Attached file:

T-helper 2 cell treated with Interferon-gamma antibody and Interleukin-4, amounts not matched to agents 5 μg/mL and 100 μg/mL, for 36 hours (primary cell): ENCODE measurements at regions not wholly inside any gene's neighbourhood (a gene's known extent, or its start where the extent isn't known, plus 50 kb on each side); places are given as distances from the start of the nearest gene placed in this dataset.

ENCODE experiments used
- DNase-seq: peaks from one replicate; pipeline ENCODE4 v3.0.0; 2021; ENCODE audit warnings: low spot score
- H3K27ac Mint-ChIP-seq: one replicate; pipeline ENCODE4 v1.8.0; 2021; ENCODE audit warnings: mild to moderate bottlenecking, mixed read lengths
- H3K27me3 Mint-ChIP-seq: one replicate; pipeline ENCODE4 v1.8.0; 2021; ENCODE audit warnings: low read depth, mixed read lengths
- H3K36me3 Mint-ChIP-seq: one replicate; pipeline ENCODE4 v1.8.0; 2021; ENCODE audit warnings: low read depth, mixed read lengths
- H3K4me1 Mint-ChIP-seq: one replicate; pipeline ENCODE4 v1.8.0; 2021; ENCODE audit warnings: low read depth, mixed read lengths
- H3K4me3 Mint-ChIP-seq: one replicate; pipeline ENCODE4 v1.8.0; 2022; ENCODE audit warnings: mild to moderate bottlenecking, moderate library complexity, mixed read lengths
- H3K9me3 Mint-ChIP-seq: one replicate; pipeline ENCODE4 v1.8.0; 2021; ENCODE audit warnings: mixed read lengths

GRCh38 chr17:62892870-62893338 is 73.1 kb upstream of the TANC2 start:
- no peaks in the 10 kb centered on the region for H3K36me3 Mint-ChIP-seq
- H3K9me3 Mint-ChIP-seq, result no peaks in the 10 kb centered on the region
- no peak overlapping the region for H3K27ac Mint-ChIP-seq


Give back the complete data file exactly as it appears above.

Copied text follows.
T-helper 2 cell treated with Interferon-gamma antibody and Interleukin-4, amounts not matched to agents 5 μg/mL and 100 μg/mL, for 36 hours (primary cell): ENCODE measurements at regions not wholly inside any gene's neighbourhood (a gene's known extent, or its start where the extent isn't known, plus 50 kb on each side); places are given as distances from the start of the nearest gene placed in this dataset.

ENCODE experiments used
- DNase-seq: peaks from one replicate; pipeline ENCODE4 v3.0.0; 2021; ENCODE audit warnings: low spot score
- H3K27ac Mint-ChIP-seq: one replicate; pipeline ENCODE4 v1.8.0; 2021; ENCODE audit warnings: mild to moderate bottlenecking, mixed read lengths
- H3K27me3 Mint-ChIP-seq: one replicate; pipeline ENCODE4 v1.8.0; 2021; ENCODE audit warnings: low read depth, mixed read lengths
- H3K36me3 Mint-ChIP-seq: one replicate; pipeline ENCODE4 v1.8.0; 2021; ENCODE audit warnings: low read depth, mixed read lengths
- H3K4me1 Mint-ChIP-seq: one replicate; pipeline ENCODE4 v1.8.0; 2021; ENCODE audit warnings: low read depth, mixed read lengths
- H3K4me3 Mint-ChIP-seq: one replicate; pipeline ENCODE4 v1.8.0; 2022; ENCODE audit warnings: mild to moderate bottlenecking, moderate library complexity, mixed read lengths
- H3K9me3 Mint-ChIP-seq: one replicate; pipeline ENCODE4 v1.8.0; 2021; ENCODE audit warnings: mixed read lengths

GRCh38 chr17:62892870-62893338 is 73.1 kb upstream of the TANC2 start:
- no peaks in the 10 kb centered on the region for H3K36me3 Mint-ChIP-seq
- H3K9me3 Mint-ChIP-seq, result no peaks in the 10 kb centered on the region
- no peak overlapping the region for H3K27ac Mint-ChIP-seq